One most important advice is keeping your research on; examine not only the work you want to do but where you want to work. When you find a job that you want to do and feel qualified to do, investigate the company, its culture as well as what is said and left unsaid about the company. Be sure about the work culture of the company. You should not land in soup.
And, also one of the hallmarks of your personality is emotional Intelligence. It is your ability to match the communication style with the organization through your CV, on email, on mobile or social media. Pay attention to not only the key words being used by the company in describing a position you are applying for but also how they have placed those words. Match their style so that you can spoon-feed them about your brilliance by helping them to see that you have the qualification, talent and experience they need.
Contact details: It’s important to provide a range of up-to-date contact options including your home address, your main phone number and your email address to make it easy for employers to get in touch with you.
Employment history: Include the jobs that are relevant to the position you are applying for. If you haven’t had much applicable experience, be honest about it. However, you may express your interest by stating your grasping and learning abilities or you may want to include your entire work history.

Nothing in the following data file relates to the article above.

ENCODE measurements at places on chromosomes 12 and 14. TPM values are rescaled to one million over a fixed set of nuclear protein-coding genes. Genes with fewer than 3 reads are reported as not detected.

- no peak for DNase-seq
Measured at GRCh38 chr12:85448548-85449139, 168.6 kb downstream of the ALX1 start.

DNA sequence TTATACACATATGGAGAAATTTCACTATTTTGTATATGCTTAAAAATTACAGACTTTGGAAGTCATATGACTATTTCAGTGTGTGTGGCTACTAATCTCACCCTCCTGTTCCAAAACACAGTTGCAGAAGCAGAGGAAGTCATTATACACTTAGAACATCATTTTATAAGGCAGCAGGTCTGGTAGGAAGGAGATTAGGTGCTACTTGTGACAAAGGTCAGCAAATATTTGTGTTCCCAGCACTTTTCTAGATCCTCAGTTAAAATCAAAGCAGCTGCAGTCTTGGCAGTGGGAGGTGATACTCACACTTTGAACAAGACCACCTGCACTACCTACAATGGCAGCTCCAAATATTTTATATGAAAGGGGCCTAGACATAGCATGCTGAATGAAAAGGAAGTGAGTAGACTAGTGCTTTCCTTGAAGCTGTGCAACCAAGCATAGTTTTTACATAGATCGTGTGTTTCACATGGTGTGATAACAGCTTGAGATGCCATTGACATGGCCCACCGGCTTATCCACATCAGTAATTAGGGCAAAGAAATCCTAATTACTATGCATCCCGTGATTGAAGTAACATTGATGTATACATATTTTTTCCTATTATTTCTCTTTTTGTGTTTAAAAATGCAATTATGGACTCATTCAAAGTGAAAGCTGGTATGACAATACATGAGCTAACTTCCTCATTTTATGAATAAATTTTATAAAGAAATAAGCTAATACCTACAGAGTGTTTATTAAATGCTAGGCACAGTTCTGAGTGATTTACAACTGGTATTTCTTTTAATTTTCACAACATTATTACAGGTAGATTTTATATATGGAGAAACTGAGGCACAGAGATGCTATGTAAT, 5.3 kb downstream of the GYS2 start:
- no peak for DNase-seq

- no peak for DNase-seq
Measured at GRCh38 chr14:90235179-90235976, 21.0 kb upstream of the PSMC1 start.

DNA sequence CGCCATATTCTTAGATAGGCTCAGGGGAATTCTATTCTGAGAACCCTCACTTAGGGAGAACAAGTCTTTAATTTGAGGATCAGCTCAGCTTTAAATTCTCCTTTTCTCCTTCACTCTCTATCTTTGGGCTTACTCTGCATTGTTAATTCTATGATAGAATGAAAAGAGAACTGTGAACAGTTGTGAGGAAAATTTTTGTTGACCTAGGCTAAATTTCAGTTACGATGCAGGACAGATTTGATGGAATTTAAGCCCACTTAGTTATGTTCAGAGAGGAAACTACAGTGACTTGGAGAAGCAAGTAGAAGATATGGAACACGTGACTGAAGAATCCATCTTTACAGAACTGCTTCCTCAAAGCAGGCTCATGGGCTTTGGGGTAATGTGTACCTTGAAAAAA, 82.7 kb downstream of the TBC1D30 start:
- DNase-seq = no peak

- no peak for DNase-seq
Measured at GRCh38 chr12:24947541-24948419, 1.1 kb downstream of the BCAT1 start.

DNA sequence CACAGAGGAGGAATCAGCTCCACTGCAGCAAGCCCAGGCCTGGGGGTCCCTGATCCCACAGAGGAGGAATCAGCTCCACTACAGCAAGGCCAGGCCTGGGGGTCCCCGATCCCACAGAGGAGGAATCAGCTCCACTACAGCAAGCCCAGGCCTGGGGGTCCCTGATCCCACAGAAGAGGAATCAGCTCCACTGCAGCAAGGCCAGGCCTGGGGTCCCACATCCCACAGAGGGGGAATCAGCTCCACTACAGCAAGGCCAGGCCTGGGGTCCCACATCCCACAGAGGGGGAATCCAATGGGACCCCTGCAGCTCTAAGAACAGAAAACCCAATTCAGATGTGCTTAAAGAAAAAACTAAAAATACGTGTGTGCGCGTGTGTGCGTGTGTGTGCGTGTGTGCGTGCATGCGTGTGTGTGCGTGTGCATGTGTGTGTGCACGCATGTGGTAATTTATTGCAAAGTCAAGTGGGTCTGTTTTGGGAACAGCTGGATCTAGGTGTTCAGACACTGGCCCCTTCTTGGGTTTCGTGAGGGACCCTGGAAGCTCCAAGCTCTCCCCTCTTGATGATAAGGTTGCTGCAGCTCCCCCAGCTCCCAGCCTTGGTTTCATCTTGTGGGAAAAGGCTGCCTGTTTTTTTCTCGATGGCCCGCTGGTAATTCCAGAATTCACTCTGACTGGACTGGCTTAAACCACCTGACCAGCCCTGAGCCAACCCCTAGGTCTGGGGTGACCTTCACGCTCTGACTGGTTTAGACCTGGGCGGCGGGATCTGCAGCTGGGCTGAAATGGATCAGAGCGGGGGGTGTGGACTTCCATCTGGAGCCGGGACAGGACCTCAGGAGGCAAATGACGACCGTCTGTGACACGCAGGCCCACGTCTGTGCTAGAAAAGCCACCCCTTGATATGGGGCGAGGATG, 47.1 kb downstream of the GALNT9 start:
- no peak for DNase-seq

Education and qualifications: Your education and qualifications may not be directly related to the job you are applying for, but they’re still important achievements that any employer will want to see. These days’ organizations are not too obsessed with educational qualifications. They prefer practicality of an individual.
Skills and strengths: Strength is something you’re naturally good at. A skill is something you acquire with education and experience. Make sure to express how your skills and strengths will help you to do well in the job.
References: Give references of people who know you fairly well and those who will speak on your behalf. You don’t have to include references in your CV and leaving them out will save you space, but make sure to state at the end of your CV that they are available on request.
If your CV is shortlisted and you are called for an interview, the interviewer might ask you to “walk him/her through your resume.” When you are asked to do so – you should be able to talk about each section of your resume in a linear, lucid, and enthusiastic fashion. Do not go too much in-depth into any one item. Do not bore the interviewer and do not remain superficial either. Touch on your academic, professional, leadership, technical, and personal qualifications, concluding with a statement about why these experiences are important for your industry.
Lastly, use a good simple format. Check and re-check spelling and punctuation. Keep sentences short to avoid confused punctuation and, if you can, give it to a friend to check it over. Spell check should be the very last thing you do before sending it off.
If you are not applying for some time now for a new job, take some time off and work on your CV – it’s worth it.